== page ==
They also added standards related to literacy, a competency that has befuddled educators across Tennessee because the state’s poor reading scores for grades 3-8 haven’t budged in recent years. And they rephrased standards to make them more understandable. For example, for standards that included suggestions of what materials teachers could use to teach the standard, the reviewers removed the examples.

“Let’s focus on the skill and the point,” said Susan Groenke, a professor of English education at the University of Tennessee, who helped revise the English standards. “We don’t want to tell teachers what literature to teach.”

Though the recommendation committee members and educator-reviewers all called upon their own classroom experiences, they were quick to refer to the public feedback, considered key to the review process.

Allowing the public to be involved will mitigate mistrust that surrounded the Common Core, said Sharen Cypress, dean of the College of Education and Behavioral Sciences at Freed-Hardeman University and a member of the Standards Recommendation Committee selected by Haslam.

“When people lack knowledge or information about what students are learning, they fear it,” she said. “There will be no problem implementing these standards.”

The educators’ revisions went online on Tuesday and will be open for another round of public comment for one month. Then, the 12-member Standards Recommendation Committee will consider the second round of public feedback before sending its recommendations to the State Board of Education about what the final standards should look like.

In addition to feedback from the public, the committee will receive a report on the standards from higher education officials in the next month. The proposed version of the standards will be previewed at public meetings across Tennessee.

While the review process was designed to be transparent, it has so many layers that stakeholders might need a map to keep up.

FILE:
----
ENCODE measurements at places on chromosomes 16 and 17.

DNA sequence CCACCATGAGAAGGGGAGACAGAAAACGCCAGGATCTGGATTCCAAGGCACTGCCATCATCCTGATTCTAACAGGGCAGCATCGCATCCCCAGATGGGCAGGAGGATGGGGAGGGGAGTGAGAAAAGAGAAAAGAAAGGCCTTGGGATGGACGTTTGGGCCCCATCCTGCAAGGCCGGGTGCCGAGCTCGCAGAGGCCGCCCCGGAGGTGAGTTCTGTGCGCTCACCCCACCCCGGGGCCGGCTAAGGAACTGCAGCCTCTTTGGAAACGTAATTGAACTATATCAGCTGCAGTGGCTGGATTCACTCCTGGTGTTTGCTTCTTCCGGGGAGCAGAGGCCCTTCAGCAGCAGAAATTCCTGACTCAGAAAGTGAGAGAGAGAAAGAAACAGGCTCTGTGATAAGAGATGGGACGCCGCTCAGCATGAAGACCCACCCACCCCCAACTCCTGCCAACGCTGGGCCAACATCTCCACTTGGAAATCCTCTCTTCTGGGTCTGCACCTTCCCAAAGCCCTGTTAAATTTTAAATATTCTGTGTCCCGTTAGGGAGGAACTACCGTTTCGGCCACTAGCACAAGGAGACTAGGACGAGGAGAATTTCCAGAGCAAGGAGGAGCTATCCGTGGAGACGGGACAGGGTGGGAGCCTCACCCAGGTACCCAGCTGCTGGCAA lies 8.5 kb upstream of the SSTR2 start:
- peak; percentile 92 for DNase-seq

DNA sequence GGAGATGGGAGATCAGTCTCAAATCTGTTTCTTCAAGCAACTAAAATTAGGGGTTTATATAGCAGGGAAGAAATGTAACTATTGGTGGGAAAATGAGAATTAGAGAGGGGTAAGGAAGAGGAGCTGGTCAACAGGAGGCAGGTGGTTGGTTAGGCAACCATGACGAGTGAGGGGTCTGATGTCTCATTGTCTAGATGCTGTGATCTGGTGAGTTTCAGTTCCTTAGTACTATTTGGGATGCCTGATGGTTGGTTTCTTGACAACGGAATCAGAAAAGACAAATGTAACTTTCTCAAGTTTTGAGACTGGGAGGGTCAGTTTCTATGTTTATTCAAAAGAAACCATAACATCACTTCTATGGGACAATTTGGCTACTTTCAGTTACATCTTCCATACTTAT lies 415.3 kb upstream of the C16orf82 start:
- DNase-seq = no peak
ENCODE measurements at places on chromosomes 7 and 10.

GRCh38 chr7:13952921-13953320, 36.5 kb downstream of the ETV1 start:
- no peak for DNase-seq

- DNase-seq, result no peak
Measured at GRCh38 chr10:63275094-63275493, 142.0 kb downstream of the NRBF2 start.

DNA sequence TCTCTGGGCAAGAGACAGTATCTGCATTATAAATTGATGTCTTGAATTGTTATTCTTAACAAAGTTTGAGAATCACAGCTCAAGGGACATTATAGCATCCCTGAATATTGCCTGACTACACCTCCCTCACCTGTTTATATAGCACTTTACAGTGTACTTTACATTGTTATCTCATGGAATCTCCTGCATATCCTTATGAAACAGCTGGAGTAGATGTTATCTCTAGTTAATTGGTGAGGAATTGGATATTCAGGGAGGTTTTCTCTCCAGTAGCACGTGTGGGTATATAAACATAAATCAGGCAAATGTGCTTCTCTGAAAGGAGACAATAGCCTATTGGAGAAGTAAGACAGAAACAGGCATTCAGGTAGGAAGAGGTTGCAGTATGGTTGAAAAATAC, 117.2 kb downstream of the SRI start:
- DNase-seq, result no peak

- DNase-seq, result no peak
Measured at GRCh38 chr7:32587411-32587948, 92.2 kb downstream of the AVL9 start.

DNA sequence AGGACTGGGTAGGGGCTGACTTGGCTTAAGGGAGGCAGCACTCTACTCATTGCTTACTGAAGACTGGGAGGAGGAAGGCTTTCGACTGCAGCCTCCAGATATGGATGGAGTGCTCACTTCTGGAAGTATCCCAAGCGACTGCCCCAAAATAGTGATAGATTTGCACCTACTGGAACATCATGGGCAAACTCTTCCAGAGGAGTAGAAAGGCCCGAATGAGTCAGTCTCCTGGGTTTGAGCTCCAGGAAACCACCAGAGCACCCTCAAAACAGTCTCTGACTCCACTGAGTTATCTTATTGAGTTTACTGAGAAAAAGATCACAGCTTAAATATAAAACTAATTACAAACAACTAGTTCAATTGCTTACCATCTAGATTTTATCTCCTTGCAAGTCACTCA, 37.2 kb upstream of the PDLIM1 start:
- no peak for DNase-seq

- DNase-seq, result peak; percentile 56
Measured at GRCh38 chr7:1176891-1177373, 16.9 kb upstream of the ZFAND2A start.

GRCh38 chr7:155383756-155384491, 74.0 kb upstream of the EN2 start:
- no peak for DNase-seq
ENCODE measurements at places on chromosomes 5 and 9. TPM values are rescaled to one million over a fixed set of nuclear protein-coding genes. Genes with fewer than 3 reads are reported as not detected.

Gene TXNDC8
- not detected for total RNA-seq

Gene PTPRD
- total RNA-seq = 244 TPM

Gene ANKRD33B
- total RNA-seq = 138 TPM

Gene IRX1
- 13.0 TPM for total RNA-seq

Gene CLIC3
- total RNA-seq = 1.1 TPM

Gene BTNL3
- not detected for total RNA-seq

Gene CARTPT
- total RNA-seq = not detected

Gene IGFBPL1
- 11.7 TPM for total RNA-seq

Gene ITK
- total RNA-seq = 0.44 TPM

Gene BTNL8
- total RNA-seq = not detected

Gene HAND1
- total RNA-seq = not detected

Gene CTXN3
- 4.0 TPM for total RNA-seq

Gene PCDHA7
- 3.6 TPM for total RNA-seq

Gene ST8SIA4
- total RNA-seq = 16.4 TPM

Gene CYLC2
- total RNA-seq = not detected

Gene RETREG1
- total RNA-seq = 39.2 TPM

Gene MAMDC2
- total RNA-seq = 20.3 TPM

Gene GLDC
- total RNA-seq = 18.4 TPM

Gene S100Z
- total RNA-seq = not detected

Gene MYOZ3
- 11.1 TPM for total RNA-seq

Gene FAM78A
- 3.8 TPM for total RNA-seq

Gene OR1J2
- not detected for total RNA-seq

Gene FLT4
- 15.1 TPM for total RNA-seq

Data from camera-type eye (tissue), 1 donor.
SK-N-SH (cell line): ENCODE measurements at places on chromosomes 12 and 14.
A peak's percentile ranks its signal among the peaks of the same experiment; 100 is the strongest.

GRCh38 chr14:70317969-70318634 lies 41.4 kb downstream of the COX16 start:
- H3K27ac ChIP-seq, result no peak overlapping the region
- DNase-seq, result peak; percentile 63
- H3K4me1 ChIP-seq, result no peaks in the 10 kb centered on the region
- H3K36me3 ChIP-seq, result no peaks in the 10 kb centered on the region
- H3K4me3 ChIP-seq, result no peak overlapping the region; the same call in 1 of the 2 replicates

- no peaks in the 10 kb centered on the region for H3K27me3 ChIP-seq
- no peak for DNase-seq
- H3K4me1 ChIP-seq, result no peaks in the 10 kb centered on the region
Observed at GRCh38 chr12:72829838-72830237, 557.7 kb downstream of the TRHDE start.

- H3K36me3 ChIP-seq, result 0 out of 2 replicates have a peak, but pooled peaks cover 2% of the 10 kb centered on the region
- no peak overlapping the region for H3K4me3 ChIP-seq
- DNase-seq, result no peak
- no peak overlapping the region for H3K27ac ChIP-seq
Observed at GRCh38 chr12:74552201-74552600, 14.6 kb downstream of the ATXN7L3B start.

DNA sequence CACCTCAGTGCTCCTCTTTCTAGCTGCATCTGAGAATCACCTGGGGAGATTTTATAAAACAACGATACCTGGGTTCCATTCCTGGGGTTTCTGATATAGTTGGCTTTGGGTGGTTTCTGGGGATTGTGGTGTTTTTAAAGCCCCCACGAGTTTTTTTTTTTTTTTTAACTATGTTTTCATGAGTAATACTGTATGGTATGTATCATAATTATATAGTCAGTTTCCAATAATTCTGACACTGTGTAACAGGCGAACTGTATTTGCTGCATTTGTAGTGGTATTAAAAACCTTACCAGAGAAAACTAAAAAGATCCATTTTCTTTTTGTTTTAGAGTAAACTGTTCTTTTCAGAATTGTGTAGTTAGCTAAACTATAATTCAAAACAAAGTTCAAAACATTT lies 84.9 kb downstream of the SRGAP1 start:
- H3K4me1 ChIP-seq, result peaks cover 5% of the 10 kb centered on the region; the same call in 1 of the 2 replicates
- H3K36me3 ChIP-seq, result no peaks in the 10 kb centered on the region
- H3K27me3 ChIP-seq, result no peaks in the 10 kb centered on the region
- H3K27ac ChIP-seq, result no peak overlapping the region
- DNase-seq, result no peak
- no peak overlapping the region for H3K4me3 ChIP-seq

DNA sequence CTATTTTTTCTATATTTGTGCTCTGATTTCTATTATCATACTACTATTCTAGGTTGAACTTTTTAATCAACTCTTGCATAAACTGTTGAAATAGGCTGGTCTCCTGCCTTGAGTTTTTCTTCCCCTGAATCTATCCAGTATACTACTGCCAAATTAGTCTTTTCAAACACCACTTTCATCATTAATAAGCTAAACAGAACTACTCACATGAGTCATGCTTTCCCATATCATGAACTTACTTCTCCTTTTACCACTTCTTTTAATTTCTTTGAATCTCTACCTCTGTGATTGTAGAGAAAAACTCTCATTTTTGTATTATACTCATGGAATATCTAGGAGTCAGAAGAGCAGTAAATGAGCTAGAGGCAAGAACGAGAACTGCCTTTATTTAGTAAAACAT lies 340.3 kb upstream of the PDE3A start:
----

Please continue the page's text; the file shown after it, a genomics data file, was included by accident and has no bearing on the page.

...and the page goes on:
The process began last fall when the governor ordered the public review of the standards amid growing calls for repeal of the Common Core, a lynchpin of Tennessee’s education overhaul that began when the state threw its hat in the ring for the federal Race to the Top competition, and the money that went with it.

While Ramsay had predicted that Common Core would not survive during the last legislative session, it did. Through a compromise pounded out, at least in part through the work of Americans for Prosperity, a well-funded conservative advocacy group based in Washington, D.C., the legislature opted instead to insert an additional layer into the governor’s standards review process by creating the Academic Standards Recommendation Committee.

The committee was a concession to both Common Core supporters, who believed the standards were a rigorous improvement on the benchmarks used before 2010, and its ardent detractors, who viewed the standards as federal overreach. The compromise specified that Common Core be “reviewed and replaced,” a directive previously avoided by Haslam but championed by Common Core opponents, including Ramsey.